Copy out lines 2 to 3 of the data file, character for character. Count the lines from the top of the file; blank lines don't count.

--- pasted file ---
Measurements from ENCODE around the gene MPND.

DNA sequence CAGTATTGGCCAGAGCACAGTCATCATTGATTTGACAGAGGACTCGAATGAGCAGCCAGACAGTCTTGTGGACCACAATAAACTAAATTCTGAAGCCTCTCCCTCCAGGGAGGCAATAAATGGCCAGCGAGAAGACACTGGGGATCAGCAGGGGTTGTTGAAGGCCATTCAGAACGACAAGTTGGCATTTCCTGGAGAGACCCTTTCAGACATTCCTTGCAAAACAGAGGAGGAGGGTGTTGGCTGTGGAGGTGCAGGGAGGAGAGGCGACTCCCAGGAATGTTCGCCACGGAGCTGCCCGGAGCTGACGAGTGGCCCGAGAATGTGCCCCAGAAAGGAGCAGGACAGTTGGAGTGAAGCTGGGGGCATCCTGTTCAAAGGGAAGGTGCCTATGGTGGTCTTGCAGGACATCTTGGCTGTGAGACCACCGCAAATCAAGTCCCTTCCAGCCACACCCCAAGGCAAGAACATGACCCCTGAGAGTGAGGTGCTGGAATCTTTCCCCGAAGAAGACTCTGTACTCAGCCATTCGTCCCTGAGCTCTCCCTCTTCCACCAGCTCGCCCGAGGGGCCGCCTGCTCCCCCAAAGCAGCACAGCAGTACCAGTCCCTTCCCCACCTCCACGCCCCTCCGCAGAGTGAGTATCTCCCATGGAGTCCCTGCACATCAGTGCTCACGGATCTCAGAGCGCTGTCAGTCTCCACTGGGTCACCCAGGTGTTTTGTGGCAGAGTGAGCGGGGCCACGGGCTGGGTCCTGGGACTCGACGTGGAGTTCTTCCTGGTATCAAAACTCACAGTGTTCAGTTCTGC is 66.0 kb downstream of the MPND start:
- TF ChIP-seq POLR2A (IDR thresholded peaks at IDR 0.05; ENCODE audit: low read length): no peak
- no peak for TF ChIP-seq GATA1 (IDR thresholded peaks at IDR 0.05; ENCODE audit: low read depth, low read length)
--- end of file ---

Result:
DNA sequence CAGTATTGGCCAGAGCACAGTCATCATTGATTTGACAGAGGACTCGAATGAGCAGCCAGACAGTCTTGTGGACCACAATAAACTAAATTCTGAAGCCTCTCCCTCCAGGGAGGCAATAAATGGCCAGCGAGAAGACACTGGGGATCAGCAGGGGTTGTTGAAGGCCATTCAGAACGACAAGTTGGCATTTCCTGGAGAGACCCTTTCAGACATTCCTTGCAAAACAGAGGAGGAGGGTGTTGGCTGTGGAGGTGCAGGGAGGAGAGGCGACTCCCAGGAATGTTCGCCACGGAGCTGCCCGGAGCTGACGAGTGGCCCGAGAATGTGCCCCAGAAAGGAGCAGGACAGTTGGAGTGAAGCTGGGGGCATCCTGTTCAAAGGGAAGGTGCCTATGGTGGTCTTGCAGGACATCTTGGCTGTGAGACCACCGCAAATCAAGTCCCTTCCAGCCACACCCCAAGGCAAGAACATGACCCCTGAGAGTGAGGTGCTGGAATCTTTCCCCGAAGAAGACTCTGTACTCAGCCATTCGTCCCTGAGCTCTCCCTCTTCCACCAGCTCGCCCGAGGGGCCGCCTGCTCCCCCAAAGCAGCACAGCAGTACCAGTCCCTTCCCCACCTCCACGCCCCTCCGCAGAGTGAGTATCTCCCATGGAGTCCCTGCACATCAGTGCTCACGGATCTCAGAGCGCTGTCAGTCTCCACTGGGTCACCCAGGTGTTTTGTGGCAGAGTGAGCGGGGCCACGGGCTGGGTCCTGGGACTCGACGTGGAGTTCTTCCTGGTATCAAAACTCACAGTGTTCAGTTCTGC is 66.0 kb downstream of the MPND start:
- TF ChIP-seq POLR2A (IDR thresholded peaks at IDR 0.05; ENCODE audit: low read length): no peak